A generation ago, diversity in the workplace was a social movement. Today, it’s a business imperative.
Diversity will always be a question of numbers and ratios, but for diversity to work, there has to be inclusion. For inclusion to work, companies need to create a culture where employees feel safe, respected and supported.
This is where Employee Resource Groups come in.
Employee Resource Groups (ERGs), sometimes known as Affinity Groups or Diversity Groups, are voluntary, employee-led groups whose aim is to foster a diverse, inclusive workplace. They’re usually organized around a shared identity, such as gender, ethnicity, religious affiliation, or lifestyle. They offer employees a space to find one another, build communities, provide support, and contribute to personal and professional development; a shared space where employees can feel comfortable being themselves.
The first ERG dates back to the 1960s when black workers at Xerox came together to discuss racial tension in the workplace. Today, according to TopMBA, ERGs are found in 90% of Fortune 500 companies, including Microsoft, Amazon, and Salesforce.
So, what do you need to know before starting an ERG at your company?
1. Size is not important
Some companies will hold off on promoting ERGs until they have a large enough workforce to ensure active participation. The truth is, an ERG can start with only a few passionate organizers. Many begin as informal meetings between colleagues who share an identity and want to see the company improve.
2. Promote an open-door policy
For ERGs to be effective and truly inclusive, they need to be open to everyone. Anyone who wants to be an ally, regardless of their identity, should be encouraged to join. The more people that are actively involved, the more impactful the group becomes.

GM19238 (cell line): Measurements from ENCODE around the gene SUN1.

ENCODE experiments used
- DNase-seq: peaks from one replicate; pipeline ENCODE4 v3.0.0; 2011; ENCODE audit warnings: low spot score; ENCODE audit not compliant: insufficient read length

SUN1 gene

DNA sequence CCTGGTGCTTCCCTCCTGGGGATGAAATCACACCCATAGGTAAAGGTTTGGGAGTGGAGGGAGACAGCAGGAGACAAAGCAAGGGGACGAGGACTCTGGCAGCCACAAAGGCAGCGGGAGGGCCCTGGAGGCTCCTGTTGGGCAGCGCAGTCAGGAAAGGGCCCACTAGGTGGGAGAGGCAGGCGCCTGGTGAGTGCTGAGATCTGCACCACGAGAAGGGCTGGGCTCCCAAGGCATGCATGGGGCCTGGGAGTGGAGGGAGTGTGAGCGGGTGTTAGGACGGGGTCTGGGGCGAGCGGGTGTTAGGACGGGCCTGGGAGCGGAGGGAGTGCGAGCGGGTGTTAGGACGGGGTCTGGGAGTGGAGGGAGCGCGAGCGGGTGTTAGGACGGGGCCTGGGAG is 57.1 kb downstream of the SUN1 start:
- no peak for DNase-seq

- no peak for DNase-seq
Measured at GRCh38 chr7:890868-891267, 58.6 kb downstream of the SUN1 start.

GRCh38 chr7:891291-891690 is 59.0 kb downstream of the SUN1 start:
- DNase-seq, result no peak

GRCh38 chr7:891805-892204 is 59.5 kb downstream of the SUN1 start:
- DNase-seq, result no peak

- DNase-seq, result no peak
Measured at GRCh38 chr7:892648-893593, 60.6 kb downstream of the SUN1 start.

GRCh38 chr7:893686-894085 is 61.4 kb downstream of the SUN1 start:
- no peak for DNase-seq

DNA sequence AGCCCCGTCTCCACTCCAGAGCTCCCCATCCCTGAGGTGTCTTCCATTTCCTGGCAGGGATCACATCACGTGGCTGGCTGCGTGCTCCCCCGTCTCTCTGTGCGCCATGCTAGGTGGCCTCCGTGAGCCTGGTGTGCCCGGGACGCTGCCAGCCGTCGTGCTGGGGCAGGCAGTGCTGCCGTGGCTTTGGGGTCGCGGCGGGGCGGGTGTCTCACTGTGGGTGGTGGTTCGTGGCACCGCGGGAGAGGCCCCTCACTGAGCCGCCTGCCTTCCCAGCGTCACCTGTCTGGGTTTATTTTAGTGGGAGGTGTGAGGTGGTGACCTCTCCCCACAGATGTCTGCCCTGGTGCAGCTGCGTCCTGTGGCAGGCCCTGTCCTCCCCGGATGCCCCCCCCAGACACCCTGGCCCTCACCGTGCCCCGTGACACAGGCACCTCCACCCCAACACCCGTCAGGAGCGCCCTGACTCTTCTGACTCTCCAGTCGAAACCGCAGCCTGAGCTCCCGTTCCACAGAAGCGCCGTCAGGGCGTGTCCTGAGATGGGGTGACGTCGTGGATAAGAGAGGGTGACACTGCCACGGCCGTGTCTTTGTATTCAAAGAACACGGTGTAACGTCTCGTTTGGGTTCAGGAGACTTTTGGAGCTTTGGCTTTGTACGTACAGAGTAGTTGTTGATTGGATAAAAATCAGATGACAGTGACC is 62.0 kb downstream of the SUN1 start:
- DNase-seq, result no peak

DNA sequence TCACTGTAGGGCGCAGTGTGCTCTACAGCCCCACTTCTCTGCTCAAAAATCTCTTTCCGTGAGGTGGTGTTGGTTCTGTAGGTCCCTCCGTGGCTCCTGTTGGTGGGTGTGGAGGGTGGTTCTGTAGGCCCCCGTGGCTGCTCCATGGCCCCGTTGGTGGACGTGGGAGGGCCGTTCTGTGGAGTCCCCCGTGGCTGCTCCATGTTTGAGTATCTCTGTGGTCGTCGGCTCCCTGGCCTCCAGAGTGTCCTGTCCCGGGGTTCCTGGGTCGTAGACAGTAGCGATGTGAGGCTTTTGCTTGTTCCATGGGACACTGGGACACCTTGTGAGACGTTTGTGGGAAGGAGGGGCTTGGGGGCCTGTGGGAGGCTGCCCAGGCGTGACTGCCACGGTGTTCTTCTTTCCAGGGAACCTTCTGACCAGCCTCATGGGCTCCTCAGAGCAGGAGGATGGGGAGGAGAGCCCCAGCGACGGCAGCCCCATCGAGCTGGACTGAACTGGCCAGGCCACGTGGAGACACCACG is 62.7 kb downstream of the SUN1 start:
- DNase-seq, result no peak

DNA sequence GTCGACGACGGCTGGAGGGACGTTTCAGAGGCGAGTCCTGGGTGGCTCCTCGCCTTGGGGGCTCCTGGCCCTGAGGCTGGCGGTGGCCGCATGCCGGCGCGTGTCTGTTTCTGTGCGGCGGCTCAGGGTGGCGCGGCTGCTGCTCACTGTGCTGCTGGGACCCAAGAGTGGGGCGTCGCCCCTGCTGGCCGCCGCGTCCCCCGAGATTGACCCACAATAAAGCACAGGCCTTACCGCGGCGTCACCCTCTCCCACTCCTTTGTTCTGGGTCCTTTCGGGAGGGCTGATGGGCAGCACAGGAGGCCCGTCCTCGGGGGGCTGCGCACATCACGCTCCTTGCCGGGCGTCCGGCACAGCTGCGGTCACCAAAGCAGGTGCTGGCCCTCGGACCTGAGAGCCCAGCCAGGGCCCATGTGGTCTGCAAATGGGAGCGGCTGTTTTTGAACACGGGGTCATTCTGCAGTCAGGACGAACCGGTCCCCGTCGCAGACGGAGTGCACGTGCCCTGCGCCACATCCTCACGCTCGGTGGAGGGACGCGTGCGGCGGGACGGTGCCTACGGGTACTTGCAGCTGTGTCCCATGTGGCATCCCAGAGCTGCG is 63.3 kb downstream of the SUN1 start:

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3. Lend support, but don’t take the lead
Community-building happens organically. It’s not up to HR or the company to dictate which groups should form, but HR should provide support to help groups organize and promote their goals.
This could include charter documentation, workshops, roadmapping templates, budget support if possible, visibility within the organization, and organizational support.
ERGs have the power to connect people across departments, roles, and offices. As we increasingly turn towards remote work and away from the physical office, ERGs can be used to foster connections and promote online communities. Create dedicated platforms, such as Slack channels or social pages, so that employees can get involved and stay involved, no matter where they’re located.
4. Align with company objectives
ERGs not only create a strong sense of community, they also aim to make real and meaningful change within a company. ERGs should have a clearly defined charter that members agree on, focusing on different workplace themes such as belonging, recruitment and retention, internal and external awareness building, community engagement, intersectionality, and career development.
One example comes from the female-focused ERGs at Pinterest, including Women@Pinterest, Latin group Todos Pincluidos, and Black group blackboard@Pinterest. Each group curated in-product experiences for users to find culture-specific content and products, centered around different holidays and heritage months. Women@Pinterest also founded a company-wide mentorship program, inclusive of all genders.
ERGs have many benefits, both to employees and to the organization. They help build communities, solve business problems, and create a more inclusive workplace where everyone can make a difference. HR professionals can help lay the groundwork by informing employees about ERGs and how to start one. Set aside a budget for lunches or meetings centered around a common mission. When employees feel comfortable coming together and sharing, everyone wins.